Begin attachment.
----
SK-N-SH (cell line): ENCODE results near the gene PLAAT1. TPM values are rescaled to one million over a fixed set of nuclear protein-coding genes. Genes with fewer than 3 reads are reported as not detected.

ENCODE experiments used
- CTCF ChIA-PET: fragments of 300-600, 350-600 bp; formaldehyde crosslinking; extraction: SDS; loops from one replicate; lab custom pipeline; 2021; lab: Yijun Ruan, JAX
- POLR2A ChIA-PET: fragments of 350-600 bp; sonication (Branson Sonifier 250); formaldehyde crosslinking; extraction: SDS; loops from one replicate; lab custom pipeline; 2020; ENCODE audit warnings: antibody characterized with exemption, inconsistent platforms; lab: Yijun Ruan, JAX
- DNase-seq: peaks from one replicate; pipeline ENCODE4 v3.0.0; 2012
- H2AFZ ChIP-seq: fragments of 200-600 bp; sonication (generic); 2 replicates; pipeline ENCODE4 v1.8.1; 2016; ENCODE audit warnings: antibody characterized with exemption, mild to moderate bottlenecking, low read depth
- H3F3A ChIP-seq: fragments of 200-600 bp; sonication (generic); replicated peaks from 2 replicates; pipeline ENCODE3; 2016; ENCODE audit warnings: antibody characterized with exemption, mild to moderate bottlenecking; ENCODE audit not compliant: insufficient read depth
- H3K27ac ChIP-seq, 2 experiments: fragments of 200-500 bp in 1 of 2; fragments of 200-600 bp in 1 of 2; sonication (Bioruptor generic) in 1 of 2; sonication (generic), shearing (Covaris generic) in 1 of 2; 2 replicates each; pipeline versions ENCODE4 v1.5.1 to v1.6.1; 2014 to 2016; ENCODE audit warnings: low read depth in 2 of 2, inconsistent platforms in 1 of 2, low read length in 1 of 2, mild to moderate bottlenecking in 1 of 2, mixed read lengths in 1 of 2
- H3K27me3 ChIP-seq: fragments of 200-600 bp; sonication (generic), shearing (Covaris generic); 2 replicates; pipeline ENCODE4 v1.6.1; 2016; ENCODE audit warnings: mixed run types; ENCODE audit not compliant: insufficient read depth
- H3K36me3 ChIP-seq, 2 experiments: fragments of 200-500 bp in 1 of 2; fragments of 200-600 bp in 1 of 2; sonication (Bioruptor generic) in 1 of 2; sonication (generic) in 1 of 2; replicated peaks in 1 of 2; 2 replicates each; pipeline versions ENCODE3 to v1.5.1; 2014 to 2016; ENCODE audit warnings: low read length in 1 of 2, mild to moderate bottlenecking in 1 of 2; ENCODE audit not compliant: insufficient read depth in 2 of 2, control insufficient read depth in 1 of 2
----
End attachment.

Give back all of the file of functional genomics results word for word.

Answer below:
SK-N-SH (cell line): ENCODE results near the gene PLAAT1. TPM values are rescaled to one million over a fixed set of nuclear protein-coding genes. Genes with fewer than 3 reads are reported as not detected.

ENCODE experiments used
- CTCF ChIA-PET: fragments of 300-600, 350-600 bp; formaldehyde crosslinking; extraction: SDS; loops from one replicate; lab custom pipeline; 2021; lab: Yijun Ruan, JAX
- POLR2A ChIA-PET: fragments of 350-600 bp; sonication (Branson Sonifier 250); formaldehyde crosslinking; extraction: SDS; loops from one replicate; lab custom pipeline; 2020; ENCODE audit warnings: antibody characterized with exemption, inconsistent platforms; lab: Yijun Ruan, JAX
- DNase-seq: peaks from one replicate; pipeline ENCODE4 v3.0.0; 2012
- H2AFZ ChIP-seq: fragments of 200-600 bp; sonication (generic); 2 replicates; pipeline ENCODE4 v1.8.1; 2016; ENCODE audit warnings: antibody characterized with exemption, mild to moderate bottlenecking, low read depth
- H3F3A ChIP-seq: fragments of 200-600 bp; sonication (generic); replicated peaks from 2 replicates; pipeline ENCODE3; 2016; ENCODE audit warnings: antibody characterized with exemption, mild to moderate bottlenecking; ENCODE audit not compliant: insufficient read depth
- H3K27ac ChIP-seq, 2 experiments: fragments of 200-500 bp in 1 of 2; fragments of 200-600 bp in 1 of 2; sonication (Bioruptor generic) in 1 of 2; sonication (generic), shearing (Covaris generic) in 1 of 2; 2 replicates each; pipeline versions ENCODE4 v1.5.1 to v1.6.1; 2014 to 2016; ENCODE audit warnings: low read depth in 2 of 2, inconsistent platforms in 1 of 2, low read length in 1 of 2, mild to moderate bottlenecking in 1 of 2, mixed read lengths in 1 of 2
- H3K27me3 ChIP-seq: fragments of 200-600 bp; sonication (generic), shearing (Covaris generic); 2 replicates; pipeline ENCODE4 v1.6.1; 2016; ENCODE audit warnings: mixed run types; ENCODE audit not compliant: insufficient read depth
- H3K36me3 ChIP-seq, 2 experiments: fragments of 200-500 bp in 1 of 2; fragments of 200-600 bp in 1 of 2; sonication (Bioruptor generic) in 1 of 2; sonication (generic) in 1 of 2; replicated peaks in 1 of 2; 2 replicates each; pipeline versions ENCODE3 to v1.5.1; 2014 to 2016; ENCODE audit warnings: low read length in 1 of 2, mild to moderate bottlenecking in 1 of 2; ENCODE audit not compliant: insufficient read depth in 2 of 2, control insufficient read depth in 1 of 2